Nitehawk Cinema Workers in New York Join Union Despite Union-Busting Campaign: After notifying management last month of their intention to organize with the International Union, United Automobile, Aerospace and Agricultural Implement Workers of America (UAW) Local 2179, workers at Nitehawk Cinema’s Prospect Park location in Brooklyn voted in favor of the union last weekend. Staff at the dine-in theater cited unfair labor practices, unstable pay, harassment and scheduling and safety concerns as core reasons for forming a union. The Nitehawk Workers Union bargaining unit includes full and part-time bartenders, line cooks, food runners, porters and servers. While the Nighthawk owner and management deployed scare tactics, spread misinformation about unions and intimidated staff across departments, workers secured a victory in their election. 

AGMA and Dance Theatre of Harlem Announce Unanimous Union Victory for Dancers: After just over a month since coming forward with their intent to organize, dancers at the Dance Theatre of Harlem (DTH) have won their election to form a union with the American Guild of Musical Artists (AGMA). The vote was unanimous and DTH management has publicly stated its intention to work in good faith with AGMA to improve the well-being of its dancers and strengthen the industry as a whole. Established in 1969, Dance Theatre of Harlem holds the distinction of being the first Black classical ballet company. While it used to be an AGMA company, DTH closed its doors in 2004 and severed ties with the union. Then, when it resumed operations in 2012, it reopened as nonunion. 

Oakland Museum of California Workers Win Voluntary Recognition of Union: The Oakland Museum of California voluntarily recognized OMCA Workers United, an affiliate of AFSCME Council 57 Cultural Workers United and the museum’s first union, last week. Back in February, museum workers first announced their plans to form a union to secure better wages to keep up with Bay Area cost of living, affordable health care and a voice at the institution—specifically to weigh in on how OMCA can better embody values of equity and anti-racism. OMCA Workers United represents a range of staff roles, including preparators, curators, designers, ticketing and retail associates, and program developers.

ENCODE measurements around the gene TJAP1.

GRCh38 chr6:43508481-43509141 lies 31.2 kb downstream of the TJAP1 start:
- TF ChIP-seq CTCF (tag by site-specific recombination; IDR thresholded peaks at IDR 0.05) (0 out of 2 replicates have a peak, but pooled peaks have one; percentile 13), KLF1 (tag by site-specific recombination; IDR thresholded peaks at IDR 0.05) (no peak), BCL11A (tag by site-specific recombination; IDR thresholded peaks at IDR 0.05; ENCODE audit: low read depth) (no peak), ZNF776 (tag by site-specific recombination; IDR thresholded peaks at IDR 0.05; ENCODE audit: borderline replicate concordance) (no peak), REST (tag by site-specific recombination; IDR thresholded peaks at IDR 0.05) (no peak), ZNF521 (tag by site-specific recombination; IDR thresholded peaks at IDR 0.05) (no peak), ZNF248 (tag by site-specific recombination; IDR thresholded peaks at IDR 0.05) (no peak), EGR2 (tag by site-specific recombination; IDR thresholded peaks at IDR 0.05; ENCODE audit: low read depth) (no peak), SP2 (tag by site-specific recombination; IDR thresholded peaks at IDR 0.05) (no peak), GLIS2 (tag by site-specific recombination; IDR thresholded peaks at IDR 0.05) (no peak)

Oregon Public Broadcasting Workers to Join SAG-AFTRA: Workers at Oregon Public Broadcasting (OPB) and KMHD Jazz Radio have announced that they will join SAG-AFTRA. The notice was sent to management last week, and staff are asking for voluntary recognition. The unit would include roles like hosts, reporters and digital, audio and video producers who are dedicated to telling important and compelling stories from around the Pacific Northwest and through radio, TV and online media. Both OPB and KMHD have seen immense growth over the past few years, with KMHD solidifying its place as one of the region's most respected jazz stations. 

Madison Sourdough Workers Ratify Union Contract That Boosts Pay, Benefits: Workers at Madison Sourdough in Wisconsin, who are affiliated with United Food and Commercial Workers Union (UFCW) Local 1473, have ratified their first contract with the bakery, nine months after negotiations launched in June 2023. The agreement, a first-of-its-kind in Madison, Wisconsin, raises base pay and includes guaranteed annual raises, along with paid sick time and other benefits, for around 40 bakers, baristas, dishwashers, cooks and delivery drivers. Additionally, Madison Sourdough Workers United and the bakery have established a joint labor-management safety committee.